Boss-mode: Nagle entrepreneurs lead National challenge

03 January 2019

Students from Nagle Catholic College in Geraldton showed country kids can mix it with the best after placing highly in the Foundation for Young Australians’ $20 Boss Challenge last term.

The challenge is an immersive entrepreneurship program for secondary schools where students are provided $20 of start-up capital to create, launch and operate their venture over the course of a school term.

Humanities teacher John Niemeyer’s year 10 classes have been participating in the program since it started three years ago.

In 2018 more than 480 schools competed nationally, with 20,000 students involved, and 6000 entries judged.

Nagle had three notable successes, with the That’s Sew Crafty team placing second in Australia and being highly commended for Enterprise of the Year for years 10 to 12.

Team members Mikaela McAuliffe and Talisha Wells travelled to Melbourne for the final judging in November.

That’s Sew Crafty created reusable, multi-purpose bags made from recycled fabrics such as curtains, clothing and scraps that would otherwise go to landfill.

Their business aimed to solve environmental issues such as excess waste and plastic pollution by offering an alternative that is both fashionable and practical.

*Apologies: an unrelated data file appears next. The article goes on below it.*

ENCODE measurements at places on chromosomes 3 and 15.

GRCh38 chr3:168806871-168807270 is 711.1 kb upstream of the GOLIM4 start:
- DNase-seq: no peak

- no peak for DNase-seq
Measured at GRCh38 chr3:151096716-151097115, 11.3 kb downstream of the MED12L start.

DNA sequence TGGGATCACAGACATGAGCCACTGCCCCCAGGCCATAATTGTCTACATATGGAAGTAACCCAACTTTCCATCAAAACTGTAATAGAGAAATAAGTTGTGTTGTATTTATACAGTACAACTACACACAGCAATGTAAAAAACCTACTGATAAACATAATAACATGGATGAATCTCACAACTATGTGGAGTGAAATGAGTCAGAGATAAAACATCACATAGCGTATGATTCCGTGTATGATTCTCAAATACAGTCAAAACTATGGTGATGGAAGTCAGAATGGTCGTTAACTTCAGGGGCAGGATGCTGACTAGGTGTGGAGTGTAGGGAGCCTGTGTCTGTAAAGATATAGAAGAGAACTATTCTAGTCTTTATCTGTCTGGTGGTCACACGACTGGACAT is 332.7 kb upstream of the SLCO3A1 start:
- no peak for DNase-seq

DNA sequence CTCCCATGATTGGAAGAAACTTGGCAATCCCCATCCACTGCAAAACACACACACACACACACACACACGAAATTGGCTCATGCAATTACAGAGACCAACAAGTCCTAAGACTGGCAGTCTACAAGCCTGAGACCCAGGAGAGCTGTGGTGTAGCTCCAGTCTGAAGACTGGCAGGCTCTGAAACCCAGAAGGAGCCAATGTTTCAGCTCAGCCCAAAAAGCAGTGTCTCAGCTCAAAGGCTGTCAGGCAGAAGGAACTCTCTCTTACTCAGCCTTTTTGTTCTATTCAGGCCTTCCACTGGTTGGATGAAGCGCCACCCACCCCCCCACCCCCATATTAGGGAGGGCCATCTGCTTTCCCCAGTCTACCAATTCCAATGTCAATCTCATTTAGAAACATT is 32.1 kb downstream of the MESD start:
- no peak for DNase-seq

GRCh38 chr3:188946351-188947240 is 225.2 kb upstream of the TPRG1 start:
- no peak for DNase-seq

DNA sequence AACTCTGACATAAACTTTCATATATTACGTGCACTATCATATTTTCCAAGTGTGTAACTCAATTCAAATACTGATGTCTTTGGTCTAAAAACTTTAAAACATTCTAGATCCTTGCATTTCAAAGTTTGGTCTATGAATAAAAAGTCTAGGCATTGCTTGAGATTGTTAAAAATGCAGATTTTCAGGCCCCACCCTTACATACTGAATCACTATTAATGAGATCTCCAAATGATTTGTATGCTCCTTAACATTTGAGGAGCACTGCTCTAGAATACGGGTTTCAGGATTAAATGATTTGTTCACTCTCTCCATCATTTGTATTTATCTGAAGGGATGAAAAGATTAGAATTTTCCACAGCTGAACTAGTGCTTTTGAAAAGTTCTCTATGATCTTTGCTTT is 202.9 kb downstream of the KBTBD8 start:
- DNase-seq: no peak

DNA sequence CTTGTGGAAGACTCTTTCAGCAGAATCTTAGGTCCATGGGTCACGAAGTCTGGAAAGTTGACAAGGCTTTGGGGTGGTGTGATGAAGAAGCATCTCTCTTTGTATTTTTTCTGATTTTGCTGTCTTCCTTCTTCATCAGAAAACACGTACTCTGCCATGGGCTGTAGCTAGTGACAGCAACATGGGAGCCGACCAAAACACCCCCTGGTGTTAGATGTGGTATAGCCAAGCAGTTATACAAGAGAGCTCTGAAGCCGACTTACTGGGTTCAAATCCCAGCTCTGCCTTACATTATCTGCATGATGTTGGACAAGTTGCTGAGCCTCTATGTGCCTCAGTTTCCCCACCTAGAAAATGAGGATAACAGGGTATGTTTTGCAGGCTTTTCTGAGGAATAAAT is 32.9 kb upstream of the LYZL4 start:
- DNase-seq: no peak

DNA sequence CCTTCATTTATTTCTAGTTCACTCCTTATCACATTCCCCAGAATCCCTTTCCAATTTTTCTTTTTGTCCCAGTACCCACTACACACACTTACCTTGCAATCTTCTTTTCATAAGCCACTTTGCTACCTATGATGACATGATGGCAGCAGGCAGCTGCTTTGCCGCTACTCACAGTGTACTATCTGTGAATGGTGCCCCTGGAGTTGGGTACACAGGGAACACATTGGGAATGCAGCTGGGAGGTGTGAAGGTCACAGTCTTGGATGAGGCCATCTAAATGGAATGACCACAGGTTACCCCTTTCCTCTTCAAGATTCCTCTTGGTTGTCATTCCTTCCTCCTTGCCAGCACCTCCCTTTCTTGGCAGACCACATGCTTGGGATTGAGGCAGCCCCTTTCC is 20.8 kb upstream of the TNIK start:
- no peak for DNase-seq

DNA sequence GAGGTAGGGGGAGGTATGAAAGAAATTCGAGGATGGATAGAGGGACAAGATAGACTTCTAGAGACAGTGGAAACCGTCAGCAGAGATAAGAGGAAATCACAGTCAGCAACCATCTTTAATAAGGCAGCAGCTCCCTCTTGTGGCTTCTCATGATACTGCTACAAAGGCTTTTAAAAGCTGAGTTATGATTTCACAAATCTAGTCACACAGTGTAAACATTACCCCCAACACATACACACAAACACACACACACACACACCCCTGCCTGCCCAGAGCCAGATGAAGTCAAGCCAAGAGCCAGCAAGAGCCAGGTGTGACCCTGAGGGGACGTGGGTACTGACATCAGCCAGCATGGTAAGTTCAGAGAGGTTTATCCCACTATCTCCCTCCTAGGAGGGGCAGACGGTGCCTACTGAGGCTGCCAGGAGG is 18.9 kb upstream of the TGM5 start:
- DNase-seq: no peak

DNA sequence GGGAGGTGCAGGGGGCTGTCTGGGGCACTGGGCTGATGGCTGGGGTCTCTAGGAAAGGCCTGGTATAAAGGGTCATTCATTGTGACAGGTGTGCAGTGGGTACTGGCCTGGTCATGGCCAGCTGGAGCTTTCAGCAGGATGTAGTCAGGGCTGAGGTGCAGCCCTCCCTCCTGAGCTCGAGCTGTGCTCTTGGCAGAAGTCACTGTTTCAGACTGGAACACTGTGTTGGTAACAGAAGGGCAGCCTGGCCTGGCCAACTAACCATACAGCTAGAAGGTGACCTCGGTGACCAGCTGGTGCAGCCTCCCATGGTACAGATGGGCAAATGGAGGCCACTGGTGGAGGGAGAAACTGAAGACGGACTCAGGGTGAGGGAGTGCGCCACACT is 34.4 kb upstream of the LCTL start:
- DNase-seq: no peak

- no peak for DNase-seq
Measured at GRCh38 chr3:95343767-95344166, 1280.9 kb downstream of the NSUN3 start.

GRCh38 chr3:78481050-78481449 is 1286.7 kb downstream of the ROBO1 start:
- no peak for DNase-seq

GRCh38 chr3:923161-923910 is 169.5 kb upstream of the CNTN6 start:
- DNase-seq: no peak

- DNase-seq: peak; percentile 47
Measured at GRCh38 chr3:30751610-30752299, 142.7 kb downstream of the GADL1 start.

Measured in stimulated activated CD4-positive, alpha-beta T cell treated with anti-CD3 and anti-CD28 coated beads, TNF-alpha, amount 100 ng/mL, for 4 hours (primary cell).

The team of 3s ScentsShania Beck, Sydney Davis and Summer Toke – made amazing candles and were highly commended in the Rookie Enterprise of the Year category, Years 10 to 12.

They used donated dye, wicks and wax, recycled jars, coffee cups, tea cups and saucers to make eco-friendly scented candles and decorated the products using pre-loved materials, ribbon, lace, string and beads.

The business was in line with the local council’s initiative of reducing and managing waste.

Essentially YouGracie Fisher, Coco Shaw and Yen Tran Thi Hai – made eco-friendly perfumes and were the State winners in the Innovate like a Boss category, Years 10 to 12.

The team created long-lasting, safe and ethical scents using only coconut oil and essential oils.

Cutting down on harsh chemicals not only made the product safe but it also made the price cheaper increasing their products competitivity in the market.

A total of $1,300 was raised by the class to donate to the Lions Club ‘Need for a Feed’ program to support drought-stricken farmers in NSW, which ensured the businesses benefited both society and the environment.

You can hear Talisha and Mikaela, as well as Humanities teacher, Mrs Niemeyer talk about their experience in an interview for ABC Radio Midwest and Wheatbelt.

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